Risk and the Android Heartbleed vulnerability

Less than 10% of Android devices were affected by the Heartbleed vulnerability. Here is what you need to know

I haven’t written about the Heartbleed vulnerability. Anything I had to say would have just added to the atmosphere of fear, uncertainty, and doubt, or might have caused a 15-year-old who has been coding since he was five to track me down through stackoverflow to reprimand me for some inexcusable oversight. Don’t laugh, it happens. But now that the dust has settled, here are a few thoughts about the OpenSSL vulnerability, aka Heartbleed, in Android 4.1.1.

To start, please consider some context. The perfectly secure device, computer or data center is just one that has not yet been penetrated. The principle behind computer security isn’t perfect security, but to present a greater challenge to bad actors than other equally valuable targets so the attacker’s attention will be focused on easier prey. But absolute security does not exist. For example, the ultra-secure 3DES encryption algorithm can be deciphered with significant computing. Iran’s nuclear centrifuges were infected with the Stuxnet virus when not connected to the internet, and Air gap malware prototypes have been found to infect unconnected machines using inaudible sounds.

Android 4.1.1 is the only version of Android that is vulnerable to the Heartbeat exploit. According to Google’s security blog, it’s been patched, but distribution of the patch depends on OEMs integrating the patch and on carriers delivering it with an over-the-air update. This version accounts for a single digit share of the Android population. It’s interesting to know that more than 90% of the Android devices are safe from the Heartbeat vulnerability; if you are running this version, it’s no comfort. But before worrying, see if an update for the device is available from your carrier.

If an update from the carrier with the patch isn’t available, download the free Bluebox Heartbleed Scanner or the Lookout Heartbleed Security Scanner from the Play store. These apps detect if the OS and/or apps are subject to the vulnerability and if the feature causing the vulnerability is turned on. Even if the device isn’t running the affected version of Android, running these scanners will check installed apps to determine if the app developers included a vulnerable version of OpenSSL. If one of the scanners detects app vulnerabilities, update them and run the scanner again. For those who need to know exactly how the Heartbleed vulnerability works, Matt Nordhoff put a good explanation on stackoverflow.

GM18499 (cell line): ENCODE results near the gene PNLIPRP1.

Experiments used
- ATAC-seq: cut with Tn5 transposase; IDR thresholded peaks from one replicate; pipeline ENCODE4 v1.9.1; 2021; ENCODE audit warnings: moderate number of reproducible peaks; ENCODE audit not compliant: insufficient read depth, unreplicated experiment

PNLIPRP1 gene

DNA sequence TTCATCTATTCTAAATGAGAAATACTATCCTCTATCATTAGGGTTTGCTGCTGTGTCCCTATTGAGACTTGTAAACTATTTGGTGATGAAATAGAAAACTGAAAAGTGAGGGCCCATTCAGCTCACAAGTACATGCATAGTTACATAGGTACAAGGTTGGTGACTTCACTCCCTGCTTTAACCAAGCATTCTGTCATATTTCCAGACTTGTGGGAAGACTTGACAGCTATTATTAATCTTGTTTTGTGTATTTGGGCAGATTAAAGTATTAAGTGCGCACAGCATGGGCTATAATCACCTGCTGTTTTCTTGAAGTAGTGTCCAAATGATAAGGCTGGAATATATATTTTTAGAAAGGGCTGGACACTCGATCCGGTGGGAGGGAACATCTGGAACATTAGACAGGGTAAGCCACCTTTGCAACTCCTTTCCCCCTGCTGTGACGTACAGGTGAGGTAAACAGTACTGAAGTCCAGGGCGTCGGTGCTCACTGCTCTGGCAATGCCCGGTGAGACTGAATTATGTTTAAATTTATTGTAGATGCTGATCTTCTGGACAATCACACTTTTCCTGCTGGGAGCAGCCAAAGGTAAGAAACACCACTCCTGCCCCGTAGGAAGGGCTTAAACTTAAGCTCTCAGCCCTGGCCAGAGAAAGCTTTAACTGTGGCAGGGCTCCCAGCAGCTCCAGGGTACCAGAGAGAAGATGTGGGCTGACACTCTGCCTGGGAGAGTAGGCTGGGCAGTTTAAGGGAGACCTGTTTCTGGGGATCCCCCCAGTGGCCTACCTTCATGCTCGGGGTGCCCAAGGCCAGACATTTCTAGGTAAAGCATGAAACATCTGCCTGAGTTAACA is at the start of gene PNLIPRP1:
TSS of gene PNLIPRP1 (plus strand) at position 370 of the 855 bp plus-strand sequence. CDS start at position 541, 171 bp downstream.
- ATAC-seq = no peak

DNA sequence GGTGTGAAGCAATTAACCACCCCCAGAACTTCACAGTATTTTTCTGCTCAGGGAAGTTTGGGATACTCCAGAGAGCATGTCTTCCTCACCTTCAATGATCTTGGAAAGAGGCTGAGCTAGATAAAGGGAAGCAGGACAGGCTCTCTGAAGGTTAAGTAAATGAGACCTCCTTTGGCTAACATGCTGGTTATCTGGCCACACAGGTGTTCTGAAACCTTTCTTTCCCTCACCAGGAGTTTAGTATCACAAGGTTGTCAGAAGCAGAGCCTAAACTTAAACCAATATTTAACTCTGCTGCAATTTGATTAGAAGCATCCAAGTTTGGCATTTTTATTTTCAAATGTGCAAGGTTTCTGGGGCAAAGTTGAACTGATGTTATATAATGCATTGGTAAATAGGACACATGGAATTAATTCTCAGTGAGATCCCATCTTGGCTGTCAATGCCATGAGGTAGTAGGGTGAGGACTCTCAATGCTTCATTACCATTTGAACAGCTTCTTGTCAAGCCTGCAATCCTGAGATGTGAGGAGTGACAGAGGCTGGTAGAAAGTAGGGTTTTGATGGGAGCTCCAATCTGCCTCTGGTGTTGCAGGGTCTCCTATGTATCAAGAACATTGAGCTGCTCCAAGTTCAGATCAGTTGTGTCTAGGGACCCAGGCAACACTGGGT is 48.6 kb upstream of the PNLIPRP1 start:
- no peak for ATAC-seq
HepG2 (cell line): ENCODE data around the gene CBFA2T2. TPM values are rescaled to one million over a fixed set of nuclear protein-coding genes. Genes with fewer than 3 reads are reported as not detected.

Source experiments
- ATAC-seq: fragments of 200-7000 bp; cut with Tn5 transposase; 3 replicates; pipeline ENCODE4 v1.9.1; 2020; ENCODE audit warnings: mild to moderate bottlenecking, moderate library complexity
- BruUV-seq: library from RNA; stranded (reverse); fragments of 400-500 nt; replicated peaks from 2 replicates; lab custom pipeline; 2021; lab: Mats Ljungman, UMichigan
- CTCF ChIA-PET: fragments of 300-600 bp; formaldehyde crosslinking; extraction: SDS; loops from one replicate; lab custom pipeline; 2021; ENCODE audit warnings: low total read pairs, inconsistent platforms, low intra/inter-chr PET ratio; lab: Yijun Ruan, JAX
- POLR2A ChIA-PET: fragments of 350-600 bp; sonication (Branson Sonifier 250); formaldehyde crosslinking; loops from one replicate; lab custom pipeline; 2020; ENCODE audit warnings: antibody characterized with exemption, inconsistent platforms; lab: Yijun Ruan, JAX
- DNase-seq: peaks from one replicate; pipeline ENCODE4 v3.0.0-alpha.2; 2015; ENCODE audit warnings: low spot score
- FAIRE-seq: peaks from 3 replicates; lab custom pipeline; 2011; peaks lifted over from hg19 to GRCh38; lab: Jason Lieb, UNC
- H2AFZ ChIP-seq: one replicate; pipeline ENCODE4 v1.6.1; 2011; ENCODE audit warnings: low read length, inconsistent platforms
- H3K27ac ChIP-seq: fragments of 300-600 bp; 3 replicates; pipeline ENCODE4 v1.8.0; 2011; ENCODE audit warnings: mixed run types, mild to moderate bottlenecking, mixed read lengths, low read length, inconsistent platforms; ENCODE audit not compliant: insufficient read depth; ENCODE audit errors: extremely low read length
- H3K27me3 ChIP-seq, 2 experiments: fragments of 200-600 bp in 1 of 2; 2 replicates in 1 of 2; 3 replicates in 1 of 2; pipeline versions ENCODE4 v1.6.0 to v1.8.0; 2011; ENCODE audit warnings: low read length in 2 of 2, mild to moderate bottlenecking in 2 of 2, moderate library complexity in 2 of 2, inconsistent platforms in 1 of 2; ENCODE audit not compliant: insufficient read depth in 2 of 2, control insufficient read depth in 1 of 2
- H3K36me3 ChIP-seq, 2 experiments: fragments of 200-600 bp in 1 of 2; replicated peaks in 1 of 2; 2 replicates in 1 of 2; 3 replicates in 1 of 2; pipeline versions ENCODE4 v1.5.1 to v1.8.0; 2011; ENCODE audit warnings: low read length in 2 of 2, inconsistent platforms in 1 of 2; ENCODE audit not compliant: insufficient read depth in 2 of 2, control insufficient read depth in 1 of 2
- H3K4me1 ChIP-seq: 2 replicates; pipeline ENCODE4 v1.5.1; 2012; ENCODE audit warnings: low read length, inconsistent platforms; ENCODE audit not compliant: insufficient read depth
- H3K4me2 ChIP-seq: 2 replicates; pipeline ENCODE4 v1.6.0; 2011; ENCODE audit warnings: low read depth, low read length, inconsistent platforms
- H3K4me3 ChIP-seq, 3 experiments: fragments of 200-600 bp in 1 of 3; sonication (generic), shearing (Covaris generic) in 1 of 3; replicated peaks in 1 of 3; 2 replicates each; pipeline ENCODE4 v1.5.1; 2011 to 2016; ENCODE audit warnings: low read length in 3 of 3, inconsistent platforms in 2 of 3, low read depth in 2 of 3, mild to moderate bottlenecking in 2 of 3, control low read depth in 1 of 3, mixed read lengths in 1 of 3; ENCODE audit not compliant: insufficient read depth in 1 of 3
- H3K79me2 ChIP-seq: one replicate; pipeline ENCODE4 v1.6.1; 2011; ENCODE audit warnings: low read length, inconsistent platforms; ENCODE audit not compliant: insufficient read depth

The risk is relative to the uses of the affected Android 4.1.1 device. If the device is used with data that is regulated by the government, such as Sarbanes Oxley or HIPAA where data breaches are subject to fines and other legal action, don’t use apps that use the regulated data. If the device will continue to be used for other purposes while awaiting update, backup the data and restore the device to factory settings, erasing all the user data. Don’t use the device until the carrier has updated Android and the apps have been updated.

If the scanners detect a vulnerability and the device isn’t used with government-regulated data, the risk to the data on the device needs to be considered. Sensitive information, such as bank accounts, credit cards, social security numbers and the like, should be a concern. If you will continue to use the device, this data should be removed.

Risks to devices without government-regulated data or financial information are proportional to the data stored on them. The email and social media passwords could be the only data at risk on a casually used device. But you need to weigh how valuable these credentials are to a bad actor, compared to targeting a dusty old bank that hasn’t patched the OpenSSL vulnerability on their servers.

Turning on device encryption, a standard Android feature, would reduce the vulnerability, but if the device is still running Android 4.1.1, it’s probably pretty old and the burden of device encryption might result in sluggishness.

Even with device encryption, the HTTPS browser cache might still be vulnerable. Turning off the cache would solve this problem, but it requires either a modification of the Chrome Browser APK manifest or rooting the device, so it’s not really an option for most people. And ditto to sluggishness from this modification.

Still worried that an old device running Android 4.1.1 is at risk, but love your device? Installing one of the popular custom ROMs would eliminate the risk. A nice new Nexus 5, Moto X or Moto G will eliminate the risk at a cost of $180 to $350 without contract.

The publicity of Heartbleed has informed the black hat community of the vulnerability, so it is one more weapon in their arsenal. The risk to an individual device really depends on how many other more valuable targets remain unpatched.

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